Tomorrow we start not only a new tractate but a new order/seder as well. While the name of Seder Nashim – women – might lead us to think we will be dealing with mitzvot that women do, or religious obligations for women or even something about women’s lives, this is not really the case. Nashim, as the first few tractates will show us in exhaustive detail, is mostly about men – who they can marry, how that marriage is carried out and how can it be ended. Of course, women are a part of this story – ketubot protect women’s rights, gittin allow them to remarry and marriage is a partnership between a man and a woman. Still, if you were hoping to understand the inner life of women in Talmudic times, you will only find glimpses here and there.
What is missing in literature is sometimes found in archaeology. So in honor of Seder Nashim as well as International Women’s Day (who says Flashback is not up on current events), let’s take a look at some depictions of women in the archaeology of Talmudic times.
The best place to find out what women might have looked like is in mosaics. Probably the most famous portrait of a woman from Byzantine period Israel is the extraordinarily beautiful mosaic in Zippori known as the Mona Lisa of the Galilee. This lovely woman is the centerpiece of a gorgeous mosaic floor in the triclinium (dining room) of a private house in Zippori from the third century CE. The precision with which her face is created makes it hard to believe that she is made out of stones and not painted. Who was she? Some suggest she may have been the lady of the house. If so, was she really that beautiful or did the artist give her a little ”cosmetic surgery” so that he would get paid? And who were the owners of the house who chose to have a woman’s face as the centerpiece of their dining room? The rest of the mosaic depicts scenes from the life of the Greek god Dionysus so this was probably not a typical Jewish family. In fact they may not have been Jewish at all. Zippori was a mixed city with Jewish, pagan and Christian residents.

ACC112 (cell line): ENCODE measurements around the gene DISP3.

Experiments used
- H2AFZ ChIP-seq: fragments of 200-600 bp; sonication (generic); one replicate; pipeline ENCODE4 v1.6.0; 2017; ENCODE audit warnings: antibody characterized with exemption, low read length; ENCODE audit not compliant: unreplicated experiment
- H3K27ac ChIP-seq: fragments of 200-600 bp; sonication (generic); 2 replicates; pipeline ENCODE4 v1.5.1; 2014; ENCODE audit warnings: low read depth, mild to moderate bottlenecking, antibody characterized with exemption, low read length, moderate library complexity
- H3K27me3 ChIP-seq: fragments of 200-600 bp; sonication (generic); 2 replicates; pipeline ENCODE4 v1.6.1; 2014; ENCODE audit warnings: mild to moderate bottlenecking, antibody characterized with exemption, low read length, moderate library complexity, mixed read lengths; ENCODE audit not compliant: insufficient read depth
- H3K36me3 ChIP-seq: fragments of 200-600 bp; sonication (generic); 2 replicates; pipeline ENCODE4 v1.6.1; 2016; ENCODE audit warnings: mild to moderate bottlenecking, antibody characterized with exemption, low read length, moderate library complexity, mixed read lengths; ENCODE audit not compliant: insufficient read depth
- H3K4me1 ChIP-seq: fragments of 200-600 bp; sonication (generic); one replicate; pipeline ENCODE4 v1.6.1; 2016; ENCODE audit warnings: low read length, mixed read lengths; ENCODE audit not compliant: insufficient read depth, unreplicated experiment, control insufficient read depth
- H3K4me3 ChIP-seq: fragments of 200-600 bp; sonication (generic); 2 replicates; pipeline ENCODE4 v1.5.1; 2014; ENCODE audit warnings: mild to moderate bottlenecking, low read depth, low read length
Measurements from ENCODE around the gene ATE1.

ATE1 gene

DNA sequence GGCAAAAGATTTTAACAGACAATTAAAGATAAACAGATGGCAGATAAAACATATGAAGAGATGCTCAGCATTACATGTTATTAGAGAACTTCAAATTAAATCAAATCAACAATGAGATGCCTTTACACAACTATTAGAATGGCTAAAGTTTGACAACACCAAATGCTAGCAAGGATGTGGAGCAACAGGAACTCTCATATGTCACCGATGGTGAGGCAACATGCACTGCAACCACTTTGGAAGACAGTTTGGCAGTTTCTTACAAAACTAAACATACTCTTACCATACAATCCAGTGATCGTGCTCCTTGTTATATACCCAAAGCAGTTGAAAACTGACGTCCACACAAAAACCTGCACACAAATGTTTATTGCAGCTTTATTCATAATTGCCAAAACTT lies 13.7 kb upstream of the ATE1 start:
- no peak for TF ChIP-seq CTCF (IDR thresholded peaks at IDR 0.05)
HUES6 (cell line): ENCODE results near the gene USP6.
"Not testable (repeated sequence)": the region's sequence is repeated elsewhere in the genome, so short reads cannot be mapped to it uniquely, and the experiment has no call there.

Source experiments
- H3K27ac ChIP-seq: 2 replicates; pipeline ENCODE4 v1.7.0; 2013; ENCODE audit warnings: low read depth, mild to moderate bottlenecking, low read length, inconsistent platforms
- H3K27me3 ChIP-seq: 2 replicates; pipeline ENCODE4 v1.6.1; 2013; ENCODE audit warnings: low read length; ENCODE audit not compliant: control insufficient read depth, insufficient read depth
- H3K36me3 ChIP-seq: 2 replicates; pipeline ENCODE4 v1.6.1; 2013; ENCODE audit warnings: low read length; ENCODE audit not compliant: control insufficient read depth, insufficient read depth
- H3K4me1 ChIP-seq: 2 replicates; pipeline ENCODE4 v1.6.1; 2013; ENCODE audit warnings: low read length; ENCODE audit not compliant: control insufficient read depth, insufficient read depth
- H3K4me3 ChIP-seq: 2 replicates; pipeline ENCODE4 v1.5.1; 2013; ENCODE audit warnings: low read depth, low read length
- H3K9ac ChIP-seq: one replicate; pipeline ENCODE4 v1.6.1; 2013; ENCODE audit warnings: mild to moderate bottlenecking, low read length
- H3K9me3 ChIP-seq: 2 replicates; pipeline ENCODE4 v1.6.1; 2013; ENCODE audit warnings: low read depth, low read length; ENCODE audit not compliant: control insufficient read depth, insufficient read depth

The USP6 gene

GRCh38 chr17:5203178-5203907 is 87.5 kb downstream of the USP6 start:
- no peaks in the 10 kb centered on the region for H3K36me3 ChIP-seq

The “Mona Lisa” (Carole Raddato, Wikipedia)
Other, less spectacular women, adorn the synagogue mosaics in Bet Alfa, Hamat Tverya and Zippori. At the corners of the zodiac mosaic, seen in all three sites, are women who depict each one of the four seasons. They wear seasonal garb – Ms.Winter has a heavy shawl – and also have produce or tools appropriate to that time of year shown next to them.
Ms. Summer from Hamat Tverya (Bukvoed, Wikipedia)
Some of the mosaic women are wearing jewelry, leading to other archaeological discoveries that show us that some things are timeless. Jewelry, makeup and perfume bottles have all been discovered in various sites. A few years ago, in the excavations in the Givati parking lot by the City of David in Jerusalem, a stunning earring, made of gold and precious stones, was discovered in a layer dating back to late Second Temple times. The likely reason it is there is sad but commonplace – someone got a new pair of earrings for the holidays and proudly wore it to Jerusalem, on her pilgrimage. Then she was unlucky enough to lose one earring. But her bad luck is good luck for us, who get a chance to see the fashions of two thousand years ago. Another fascinating find was a small bottle found in the Galilean town of Migdal. It was meant to be worn around the neck, holding perfume, so that the delicate lady did not have to smell all the foul odors surrounding her.